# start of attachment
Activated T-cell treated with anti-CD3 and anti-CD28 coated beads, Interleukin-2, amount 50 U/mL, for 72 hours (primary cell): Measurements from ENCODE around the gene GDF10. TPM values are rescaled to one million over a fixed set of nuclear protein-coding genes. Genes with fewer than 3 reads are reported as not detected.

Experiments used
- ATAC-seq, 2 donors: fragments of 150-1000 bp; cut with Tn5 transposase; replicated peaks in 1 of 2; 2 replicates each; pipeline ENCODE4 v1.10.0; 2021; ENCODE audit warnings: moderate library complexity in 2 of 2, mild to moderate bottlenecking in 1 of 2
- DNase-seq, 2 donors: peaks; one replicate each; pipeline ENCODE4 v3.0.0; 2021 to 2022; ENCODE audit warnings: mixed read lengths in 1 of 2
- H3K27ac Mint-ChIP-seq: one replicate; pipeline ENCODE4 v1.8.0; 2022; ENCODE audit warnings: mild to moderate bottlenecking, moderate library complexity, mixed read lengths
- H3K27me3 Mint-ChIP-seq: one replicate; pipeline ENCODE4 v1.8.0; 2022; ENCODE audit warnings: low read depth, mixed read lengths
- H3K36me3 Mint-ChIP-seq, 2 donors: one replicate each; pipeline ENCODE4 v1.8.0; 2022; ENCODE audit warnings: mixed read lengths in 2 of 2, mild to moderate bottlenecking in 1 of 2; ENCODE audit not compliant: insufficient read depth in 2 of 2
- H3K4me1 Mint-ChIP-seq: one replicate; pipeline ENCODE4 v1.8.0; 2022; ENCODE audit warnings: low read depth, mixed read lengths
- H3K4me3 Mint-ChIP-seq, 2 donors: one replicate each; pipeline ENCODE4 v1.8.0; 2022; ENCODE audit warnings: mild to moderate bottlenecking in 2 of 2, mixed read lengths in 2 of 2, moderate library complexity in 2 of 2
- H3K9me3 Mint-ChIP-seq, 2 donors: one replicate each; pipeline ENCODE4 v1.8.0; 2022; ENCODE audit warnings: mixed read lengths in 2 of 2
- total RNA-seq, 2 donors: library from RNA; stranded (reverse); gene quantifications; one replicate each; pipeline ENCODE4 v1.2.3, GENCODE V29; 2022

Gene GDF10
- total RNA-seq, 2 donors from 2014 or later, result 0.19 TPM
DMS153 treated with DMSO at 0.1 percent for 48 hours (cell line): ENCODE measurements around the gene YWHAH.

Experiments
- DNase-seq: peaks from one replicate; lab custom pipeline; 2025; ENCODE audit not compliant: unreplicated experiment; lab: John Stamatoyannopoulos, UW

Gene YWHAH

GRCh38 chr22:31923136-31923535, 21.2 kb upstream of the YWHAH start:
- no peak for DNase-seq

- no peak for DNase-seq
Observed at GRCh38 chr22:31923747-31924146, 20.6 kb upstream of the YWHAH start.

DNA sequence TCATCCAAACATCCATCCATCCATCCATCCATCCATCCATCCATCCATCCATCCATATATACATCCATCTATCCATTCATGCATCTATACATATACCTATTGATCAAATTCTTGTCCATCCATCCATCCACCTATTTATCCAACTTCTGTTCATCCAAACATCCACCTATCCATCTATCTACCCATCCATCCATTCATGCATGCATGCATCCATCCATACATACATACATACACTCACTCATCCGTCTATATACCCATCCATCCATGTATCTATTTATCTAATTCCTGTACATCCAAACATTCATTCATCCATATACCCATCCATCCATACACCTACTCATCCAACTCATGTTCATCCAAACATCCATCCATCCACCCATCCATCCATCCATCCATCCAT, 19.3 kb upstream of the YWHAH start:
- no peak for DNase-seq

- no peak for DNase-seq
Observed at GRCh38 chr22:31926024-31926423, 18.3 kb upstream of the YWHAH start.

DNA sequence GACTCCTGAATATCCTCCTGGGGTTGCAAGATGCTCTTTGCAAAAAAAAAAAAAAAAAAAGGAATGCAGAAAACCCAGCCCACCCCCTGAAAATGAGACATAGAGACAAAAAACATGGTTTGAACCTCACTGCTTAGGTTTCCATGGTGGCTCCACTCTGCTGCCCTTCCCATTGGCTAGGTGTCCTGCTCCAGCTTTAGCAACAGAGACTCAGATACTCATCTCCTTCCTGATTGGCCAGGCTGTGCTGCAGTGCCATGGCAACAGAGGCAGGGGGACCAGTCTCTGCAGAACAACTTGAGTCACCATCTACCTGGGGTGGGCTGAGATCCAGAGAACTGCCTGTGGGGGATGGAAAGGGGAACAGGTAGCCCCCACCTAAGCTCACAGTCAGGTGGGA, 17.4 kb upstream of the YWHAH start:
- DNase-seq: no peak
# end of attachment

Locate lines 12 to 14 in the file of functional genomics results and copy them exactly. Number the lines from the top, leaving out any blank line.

Gene GDF10
- total RNA-seq, 2 donors from 2014 or later, result 0.19 TPM
DMS153 treated with DMSO at 0.1 percent for 48 hours (cell line): ENCODE measurements around the gene YWHAH.